As Juneau youngsters prepare to be scared out of their wits this Friday, some area churches are planning alternatives to Halloween activities so their parishioners can have fun without celebrating the holiday.
Many Christian faiths discourage Halloween celebrations on the premise the holiday is rooted in ancient paganism and has evil connotations.
Todd Buck, assistant pastor at Glacier Valley Baptist Church, said the church has held a fall festival for kids for years.
"We do it as a ministry to the kids here that are part of the church, and our desire is just to provide an alternative that is not as evil-focused, not as scary, as what is more common," Buck said. "Giving kids candy is not evil, and we're in support of kids having fun."
Children dress up and are encouraged to don non-violent, non-scary costumes. The festival includes games, prizes, candy and a chili cook-off. Buck said the church wants to provide children with a fun activity so that they don't feel as though they are missing out on Halloween events.
"Typically, some of the costumes and some of the acts that are associated with Halloween in today's world are not activities that would honor Christ," Buck said.
Halloween is said to date back to the ancient Celtic festival of Samhain, which marked the end of the harvest and the beginning of winter. On Samhain, the boundary between the living world and the domain of the dead became thin, and ghosts returned to Earth. The tradition of dressing up in costumes came from a Samhain-associated custom of wearing masks to avoid recognition by ghosts. Bowls of food were commonly left outside houses to appease angry spirits and prevent them from entering.
In the seventh century, Pope Boniface IV designated Nov. 1 All Saints' Day. Many believe that the pope was attempting to replace the Celtic festival with a church-sanctioned holiday. Later, Nov. 2 became All Souls' Day. On All Souls' Day in England, people would distribute pastries known as "soul cakes" to beggars in return for their promise to pray for their dead relatives.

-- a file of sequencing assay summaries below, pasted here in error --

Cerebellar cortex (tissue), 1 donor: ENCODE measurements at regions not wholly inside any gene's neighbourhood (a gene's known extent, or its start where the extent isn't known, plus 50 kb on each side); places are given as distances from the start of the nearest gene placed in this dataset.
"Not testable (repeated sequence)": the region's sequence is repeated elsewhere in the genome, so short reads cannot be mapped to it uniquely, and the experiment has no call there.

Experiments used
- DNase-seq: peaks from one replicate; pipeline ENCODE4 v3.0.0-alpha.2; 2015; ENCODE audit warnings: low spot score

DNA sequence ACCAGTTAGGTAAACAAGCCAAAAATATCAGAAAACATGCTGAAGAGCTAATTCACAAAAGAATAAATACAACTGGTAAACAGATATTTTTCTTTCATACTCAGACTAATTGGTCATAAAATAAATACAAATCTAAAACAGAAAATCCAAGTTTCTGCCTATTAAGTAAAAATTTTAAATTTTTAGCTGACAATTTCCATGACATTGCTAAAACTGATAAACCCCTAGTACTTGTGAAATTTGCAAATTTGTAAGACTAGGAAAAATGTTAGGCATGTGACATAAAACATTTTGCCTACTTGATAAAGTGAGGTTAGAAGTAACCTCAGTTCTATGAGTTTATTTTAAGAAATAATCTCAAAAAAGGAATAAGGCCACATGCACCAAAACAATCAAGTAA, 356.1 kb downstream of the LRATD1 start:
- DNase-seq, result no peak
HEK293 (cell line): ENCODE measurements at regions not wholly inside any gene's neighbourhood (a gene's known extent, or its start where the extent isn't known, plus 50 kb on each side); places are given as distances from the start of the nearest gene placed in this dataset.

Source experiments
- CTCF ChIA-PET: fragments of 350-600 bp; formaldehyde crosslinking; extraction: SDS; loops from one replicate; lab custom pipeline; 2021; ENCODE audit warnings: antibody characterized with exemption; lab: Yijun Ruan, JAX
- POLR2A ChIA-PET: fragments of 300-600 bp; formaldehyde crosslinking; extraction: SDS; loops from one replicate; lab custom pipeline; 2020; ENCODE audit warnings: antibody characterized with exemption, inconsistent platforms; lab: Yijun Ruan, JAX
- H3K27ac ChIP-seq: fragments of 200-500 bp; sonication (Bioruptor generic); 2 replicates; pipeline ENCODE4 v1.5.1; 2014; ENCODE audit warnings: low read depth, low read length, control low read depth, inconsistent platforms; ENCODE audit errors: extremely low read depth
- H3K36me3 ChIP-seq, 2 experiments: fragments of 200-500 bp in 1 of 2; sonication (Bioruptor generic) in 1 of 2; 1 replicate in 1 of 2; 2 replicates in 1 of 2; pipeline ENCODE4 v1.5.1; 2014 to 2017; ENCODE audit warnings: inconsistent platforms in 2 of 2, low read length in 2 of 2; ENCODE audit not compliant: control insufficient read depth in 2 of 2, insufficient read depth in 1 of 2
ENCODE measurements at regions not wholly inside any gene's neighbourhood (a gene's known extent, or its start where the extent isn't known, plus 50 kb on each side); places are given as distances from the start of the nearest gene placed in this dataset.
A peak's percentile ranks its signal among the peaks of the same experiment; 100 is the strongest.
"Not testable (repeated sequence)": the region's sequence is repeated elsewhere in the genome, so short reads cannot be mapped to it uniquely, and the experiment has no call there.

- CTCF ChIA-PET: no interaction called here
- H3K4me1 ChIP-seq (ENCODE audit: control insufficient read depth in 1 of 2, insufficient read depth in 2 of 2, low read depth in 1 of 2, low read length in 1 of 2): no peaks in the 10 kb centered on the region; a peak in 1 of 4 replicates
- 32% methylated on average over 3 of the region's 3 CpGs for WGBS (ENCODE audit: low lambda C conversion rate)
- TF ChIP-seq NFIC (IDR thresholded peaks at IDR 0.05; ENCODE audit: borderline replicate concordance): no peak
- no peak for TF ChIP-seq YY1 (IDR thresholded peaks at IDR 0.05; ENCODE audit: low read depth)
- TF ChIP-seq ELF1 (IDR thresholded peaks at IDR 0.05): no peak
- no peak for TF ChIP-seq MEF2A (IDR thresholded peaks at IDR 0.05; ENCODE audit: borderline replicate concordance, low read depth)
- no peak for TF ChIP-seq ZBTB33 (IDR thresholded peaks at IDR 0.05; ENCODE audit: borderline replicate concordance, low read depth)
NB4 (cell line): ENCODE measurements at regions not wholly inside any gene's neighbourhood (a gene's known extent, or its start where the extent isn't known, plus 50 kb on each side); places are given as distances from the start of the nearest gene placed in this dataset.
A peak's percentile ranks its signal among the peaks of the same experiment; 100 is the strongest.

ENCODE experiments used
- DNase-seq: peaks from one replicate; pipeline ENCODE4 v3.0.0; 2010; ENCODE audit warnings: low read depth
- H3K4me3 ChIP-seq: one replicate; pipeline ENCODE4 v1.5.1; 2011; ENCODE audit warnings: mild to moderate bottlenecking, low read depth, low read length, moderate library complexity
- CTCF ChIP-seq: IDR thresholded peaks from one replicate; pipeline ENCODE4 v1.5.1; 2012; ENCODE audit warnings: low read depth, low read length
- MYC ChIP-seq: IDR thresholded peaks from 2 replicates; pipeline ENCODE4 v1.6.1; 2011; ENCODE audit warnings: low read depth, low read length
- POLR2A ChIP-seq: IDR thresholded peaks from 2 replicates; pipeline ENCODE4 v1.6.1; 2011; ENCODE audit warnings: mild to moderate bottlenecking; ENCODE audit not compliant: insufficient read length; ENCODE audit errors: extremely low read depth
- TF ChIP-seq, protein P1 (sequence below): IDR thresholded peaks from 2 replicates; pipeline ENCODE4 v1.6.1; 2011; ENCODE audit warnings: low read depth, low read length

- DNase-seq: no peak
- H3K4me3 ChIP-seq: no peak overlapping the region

Jack-o-lanterns come from Ireland, where carved turnips and other vegetables were placed in windows to frighten away evil spirits.
Other churches in Juneau are also offering alternative celebrations for children and families.
Chapel by the Lake is holding a harvest carnival Friday evening, said organizer Lara Martin.
"There's going to be all types of carnival games like the duckie pond and bean bag tosses, and there's going to be pumpkin carving and costume contests and the cupcake walk and lots of food," Martin said.
Martin said the idea is to let children participate in the fun parts of the holiday without any of the scary aspects.
Tracee Hackel, associate pastor of Chapel by the Lake, said many kids who attend the carnival also go trick or treating or participate in other Halloween activities, but the church's event provides something that doesn't emphasize evil.
"It's to diminish the emphasis on scary or anything that might have to do with the occult and Satan, and try to redirect it," Hackel said.
The Salvation Army is holding a "harvest hoopla" party Friday evening at its downtown headquarters.
"It's good, clean, positive fun," said Major Nila Fankhauser. "We try to stay away from the spooky stuff."
Masha Herbst can be reached at firstname.lastname@example.org.